• Download command:

      axel -a http://$REMOTE_IP/downloadme/file.dat

    8. AWS S3

    The last option we try is first transferring the files onto an AWS S3 bucket, and then downloading from there using S3 command-line tools.

    • Server setup:
      Install and configure AWS command-line tools:

      sudo apt install awscli
      aws configure

      Create an S3 bucket:

      aws --region us-east-1 s3api create-bucket \
          --acl public-read-write --bucket test-bucket-12345 \
          --region us-east-1

      We create the bucket in the us-east-1 region because the S3 tool seems to have a bug at the moment which prevents from using it in the eu regions.

      Next, we transfer the file to the S3 bucket:

      aws --region us-east-1 s3 cp file.dat s3://test-bucket-12345
    • Client setup:
      Install and configure AWS command-line tools:

      sudo apt install awscli
      aws configure
    • Download command:

      aws --region us-east-1 s3 cp s3://test-bucket-12345/file.dat .

    Results

    Here are the measurement results. In case of the S3 method we report the total time needed to upload from the server to S3 and download from S3 to the local machine. Note that I did not bother to fine-tune any of the settings - it may very well be possible that some of the methods can be sped up significantly by configuring the servers appropriately. Consider the results below to indicate the "out of the box" performance of the corresponding approaches.

    Although S3 comes up as the fastest method (and might be even faster if it worked out of the box with the european datacenter), RSync is only marginally slower, yet it is easier to use, requires usually no additional set-up and handles incremental downloads very gracefully. I would thus summarize the results as follows:

    Whenever you need to download large files from the cloud, consider RSync over SSH as the default choice.

    Tags: , , , ,

  • Posted by Konstantin 12.02.2009 3 Comments
    Bucket swing experiment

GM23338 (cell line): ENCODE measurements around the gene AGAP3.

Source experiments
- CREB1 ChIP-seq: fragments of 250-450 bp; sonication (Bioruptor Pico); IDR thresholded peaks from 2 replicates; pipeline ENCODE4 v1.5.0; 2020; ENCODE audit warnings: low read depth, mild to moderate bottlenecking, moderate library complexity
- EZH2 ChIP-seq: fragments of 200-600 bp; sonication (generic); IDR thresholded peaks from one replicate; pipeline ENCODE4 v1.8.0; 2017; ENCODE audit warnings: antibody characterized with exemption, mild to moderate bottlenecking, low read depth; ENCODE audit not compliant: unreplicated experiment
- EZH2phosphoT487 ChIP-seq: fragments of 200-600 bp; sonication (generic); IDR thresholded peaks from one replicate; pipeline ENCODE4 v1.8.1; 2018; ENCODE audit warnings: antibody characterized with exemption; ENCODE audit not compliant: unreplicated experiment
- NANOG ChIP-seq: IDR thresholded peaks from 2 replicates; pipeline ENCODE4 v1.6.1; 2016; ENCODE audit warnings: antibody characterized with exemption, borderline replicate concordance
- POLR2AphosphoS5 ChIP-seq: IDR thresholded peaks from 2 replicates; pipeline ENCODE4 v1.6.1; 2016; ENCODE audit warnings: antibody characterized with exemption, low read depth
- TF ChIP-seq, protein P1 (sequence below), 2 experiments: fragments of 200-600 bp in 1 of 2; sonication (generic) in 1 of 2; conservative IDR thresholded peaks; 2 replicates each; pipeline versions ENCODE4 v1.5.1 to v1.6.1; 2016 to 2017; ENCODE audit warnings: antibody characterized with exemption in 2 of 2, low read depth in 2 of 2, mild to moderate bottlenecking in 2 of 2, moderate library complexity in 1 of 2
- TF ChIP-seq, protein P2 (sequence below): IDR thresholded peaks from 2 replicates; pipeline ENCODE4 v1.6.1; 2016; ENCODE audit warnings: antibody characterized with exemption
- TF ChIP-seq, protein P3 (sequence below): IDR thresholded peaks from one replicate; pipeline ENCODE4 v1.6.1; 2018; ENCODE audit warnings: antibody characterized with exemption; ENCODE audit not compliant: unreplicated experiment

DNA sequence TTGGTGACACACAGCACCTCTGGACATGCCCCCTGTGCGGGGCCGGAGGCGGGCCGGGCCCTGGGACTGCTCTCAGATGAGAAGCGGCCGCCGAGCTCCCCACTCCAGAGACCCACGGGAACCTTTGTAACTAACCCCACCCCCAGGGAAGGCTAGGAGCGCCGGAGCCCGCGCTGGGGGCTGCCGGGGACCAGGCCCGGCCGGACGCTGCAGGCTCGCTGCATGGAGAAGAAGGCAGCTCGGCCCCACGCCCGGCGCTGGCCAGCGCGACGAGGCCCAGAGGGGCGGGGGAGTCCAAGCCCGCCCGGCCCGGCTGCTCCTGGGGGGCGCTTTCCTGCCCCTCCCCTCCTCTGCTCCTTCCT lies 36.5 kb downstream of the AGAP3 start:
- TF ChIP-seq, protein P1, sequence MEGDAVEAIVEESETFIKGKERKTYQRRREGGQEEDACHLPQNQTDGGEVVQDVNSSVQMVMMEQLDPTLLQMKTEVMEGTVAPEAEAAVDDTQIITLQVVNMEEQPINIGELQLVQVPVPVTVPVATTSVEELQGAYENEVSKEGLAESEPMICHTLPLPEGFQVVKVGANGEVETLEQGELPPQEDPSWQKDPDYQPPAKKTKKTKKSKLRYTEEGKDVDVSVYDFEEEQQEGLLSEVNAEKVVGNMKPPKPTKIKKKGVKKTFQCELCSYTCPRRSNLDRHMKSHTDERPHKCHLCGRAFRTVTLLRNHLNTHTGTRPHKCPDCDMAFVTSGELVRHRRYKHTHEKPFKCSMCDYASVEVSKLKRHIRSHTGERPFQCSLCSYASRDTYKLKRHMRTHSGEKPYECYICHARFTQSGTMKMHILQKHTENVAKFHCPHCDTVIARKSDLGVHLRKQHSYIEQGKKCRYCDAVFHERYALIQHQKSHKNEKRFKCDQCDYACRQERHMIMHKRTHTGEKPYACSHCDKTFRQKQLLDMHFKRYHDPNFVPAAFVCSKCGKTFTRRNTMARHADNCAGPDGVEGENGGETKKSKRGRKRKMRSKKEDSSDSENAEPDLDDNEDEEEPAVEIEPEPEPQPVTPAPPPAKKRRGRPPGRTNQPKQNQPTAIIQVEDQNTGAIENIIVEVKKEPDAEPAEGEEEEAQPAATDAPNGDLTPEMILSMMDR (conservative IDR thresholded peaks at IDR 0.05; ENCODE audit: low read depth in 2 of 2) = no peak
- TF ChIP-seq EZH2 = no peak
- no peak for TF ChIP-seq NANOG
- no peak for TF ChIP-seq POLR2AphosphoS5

Most of us probably remember this experiment from high school physics lessons: you take a bucket on a string filled with water, spin it around your head and the water does not spill. "But how?" - you would ask in amazement. And the teacher would explain then:
    "You see, the bucket is spinning, and this creates the so-called centrifugal force acting on the water, which cancels out gravity and thus keeps the water in the bucket". And you will have a hard time finding any other explanation. At least I failed no matter how hard I googled it.

    Unfortunately, this explanation looses an essential point of the experiment and I have seen people irreparaply braindamaged by the blind belief that it is only due to rotation and the resulting virtual centrifugal force that the water does not spill.

    However, it is not quite the case. Let us imagine that the bucket has accidentally stopped right over your head and as a result, all centrifugal force has been immediately lost. Would the water spill? It will certainly fall down on your head, but it will do so together with the bucket. Thus, technically, the water will stay inside the bucket.

    In fact, the proper way to enjoy the true magic of the experiment is not to swing the bucket in full circles, but rather let it swing back and forth as a pendulum (if you have a string and a beverage bottle nearby, you can do an experiment right now). One will then observe that even at the highest points of the swing, where the bottom of the bucket is at its steepest angle and the centrifugal force is nonexistant, the water stays strictly parallel to the bottom of the bucket, as if no gravity would act upon it. Why doesn't it spill? Clearly, the argument of centrifugal force cancelling gravity is inappropriate.

    Forces

    The proper explanation is actually quite simple and much more generic. We have two objects here: the bucket and the water in it. There is one (real) force acting on the water: gravity G. There are two (real) forces acting on the bucket: gravity G and the strain S of the string pulling the bucket perpendicularly to its bottom. (Note that the centrifugal force is not "real" and I do not consider it here, but if you wish, you may. Just remember then that it acts both on the water and the bucket.)
    Now the question of interest is, how does water behave with respect to the bucket? That is, what force "pulls" the water towards the bucket and vice-versa. This can be easily computed by subtracting all forces acting on the bucket from all forces acting on the water. And the result is, of course, G - (S+G) = -S, i.e. a force, pulling the water directly towards the bottom of the bucket.

    A magical consequence of this argument is that gravity does not matter inside the bucket, as long as it can act on the bucket freely in the same way as on anything inside it. Nothing special about rotation here, really. It takes a while to realize.

    Tags: , , ,